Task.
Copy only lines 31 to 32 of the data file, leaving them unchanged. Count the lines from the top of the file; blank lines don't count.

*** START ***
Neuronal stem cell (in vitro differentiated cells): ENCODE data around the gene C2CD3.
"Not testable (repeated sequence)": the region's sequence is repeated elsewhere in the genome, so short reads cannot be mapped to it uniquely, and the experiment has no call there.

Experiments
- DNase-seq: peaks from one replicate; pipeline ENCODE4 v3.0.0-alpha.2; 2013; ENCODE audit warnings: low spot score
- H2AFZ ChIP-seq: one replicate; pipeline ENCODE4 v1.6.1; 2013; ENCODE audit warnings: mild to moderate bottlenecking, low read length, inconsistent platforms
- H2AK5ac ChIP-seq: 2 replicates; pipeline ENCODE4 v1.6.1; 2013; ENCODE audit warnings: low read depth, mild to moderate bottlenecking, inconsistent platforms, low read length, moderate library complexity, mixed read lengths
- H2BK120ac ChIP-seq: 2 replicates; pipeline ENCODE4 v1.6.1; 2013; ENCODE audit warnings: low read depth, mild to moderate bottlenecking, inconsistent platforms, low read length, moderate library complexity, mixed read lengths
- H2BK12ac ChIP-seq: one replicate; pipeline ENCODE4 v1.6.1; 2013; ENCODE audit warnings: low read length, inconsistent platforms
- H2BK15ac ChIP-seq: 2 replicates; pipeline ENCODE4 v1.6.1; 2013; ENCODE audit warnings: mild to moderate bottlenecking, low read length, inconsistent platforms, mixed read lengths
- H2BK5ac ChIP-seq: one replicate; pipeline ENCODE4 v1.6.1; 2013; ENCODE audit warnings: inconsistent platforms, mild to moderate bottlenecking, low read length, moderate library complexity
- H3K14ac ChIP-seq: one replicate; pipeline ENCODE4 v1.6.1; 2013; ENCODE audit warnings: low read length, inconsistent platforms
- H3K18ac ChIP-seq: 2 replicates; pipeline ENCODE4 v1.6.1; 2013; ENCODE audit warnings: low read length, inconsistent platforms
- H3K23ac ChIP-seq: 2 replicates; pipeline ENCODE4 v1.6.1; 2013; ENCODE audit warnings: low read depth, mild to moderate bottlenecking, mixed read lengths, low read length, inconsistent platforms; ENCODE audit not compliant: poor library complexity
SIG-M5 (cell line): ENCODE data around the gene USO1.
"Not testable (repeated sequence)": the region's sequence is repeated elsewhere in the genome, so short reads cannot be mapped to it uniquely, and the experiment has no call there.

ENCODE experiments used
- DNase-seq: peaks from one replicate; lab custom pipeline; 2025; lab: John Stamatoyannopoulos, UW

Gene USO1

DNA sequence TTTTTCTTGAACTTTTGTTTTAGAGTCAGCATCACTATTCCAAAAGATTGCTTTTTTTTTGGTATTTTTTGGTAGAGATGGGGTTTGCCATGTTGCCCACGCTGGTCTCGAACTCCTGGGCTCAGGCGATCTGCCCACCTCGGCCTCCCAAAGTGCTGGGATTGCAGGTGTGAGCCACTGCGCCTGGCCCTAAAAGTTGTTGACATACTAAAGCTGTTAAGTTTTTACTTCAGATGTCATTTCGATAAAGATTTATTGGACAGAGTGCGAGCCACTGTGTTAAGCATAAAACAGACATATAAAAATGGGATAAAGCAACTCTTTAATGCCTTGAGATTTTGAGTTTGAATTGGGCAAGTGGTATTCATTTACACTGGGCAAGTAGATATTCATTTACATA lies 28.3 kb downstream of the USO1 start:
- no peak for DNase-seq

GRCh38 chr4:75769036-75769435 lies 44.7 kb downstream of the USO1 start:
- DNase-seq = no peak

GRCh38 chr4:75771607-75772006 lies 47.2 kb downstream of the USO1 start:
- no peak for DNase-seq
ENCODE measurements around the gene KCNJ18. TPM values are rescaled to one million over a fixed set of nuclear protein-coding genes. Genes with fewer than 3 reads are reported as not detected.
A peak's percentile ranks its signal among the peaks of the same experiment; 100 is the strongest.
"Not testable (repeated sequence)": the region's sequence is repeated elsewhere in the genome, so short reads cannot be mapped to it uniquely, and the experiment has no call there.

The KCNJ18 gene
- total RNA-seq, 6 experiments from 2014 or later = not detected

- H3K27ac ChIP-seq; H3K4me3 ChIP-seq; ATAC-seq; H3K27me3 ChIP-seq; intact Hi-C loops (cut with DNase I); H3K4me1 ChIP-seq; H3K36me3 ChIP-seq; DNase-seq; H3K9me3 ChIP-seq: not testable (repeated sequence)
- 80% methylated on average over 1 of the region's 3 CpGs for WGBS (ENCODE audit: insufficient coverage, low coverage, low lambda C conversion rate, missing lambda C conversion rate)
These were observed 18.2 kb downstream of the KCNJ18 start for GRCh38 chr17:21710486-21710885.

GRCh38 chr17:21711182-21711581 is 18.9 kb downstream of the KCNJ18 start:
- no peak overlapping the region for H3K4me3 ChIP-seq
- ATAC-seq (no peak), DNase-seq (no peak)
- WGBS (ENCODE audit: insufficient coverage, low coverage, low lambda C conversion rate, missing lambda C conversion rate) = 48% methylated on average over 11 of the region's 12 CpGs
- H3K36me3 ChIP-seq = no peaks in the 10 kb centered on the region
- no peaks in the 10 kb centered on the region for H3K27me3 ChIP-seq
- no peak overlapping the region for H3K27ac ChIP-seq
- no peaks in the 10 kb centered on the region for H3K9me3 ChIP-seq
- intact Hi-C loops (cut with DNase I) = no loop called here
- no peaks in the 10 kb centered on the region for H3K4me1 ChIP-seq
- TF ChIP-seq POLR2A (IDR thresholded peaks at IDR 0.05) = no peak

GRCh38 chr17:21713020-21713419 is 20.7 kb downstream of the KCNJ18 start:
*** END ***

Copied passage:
- 80% methylated on average over 1 of the region's 3 CpGs for WGBS (ENCODE audit: insufficient coverage, low coverage, low lambda C conversion rate, missing lambda C conversion rate)
These were observed 18.2 kb downstream of the KCNJ18 start for GRCh38 chr17:21710486-21710885.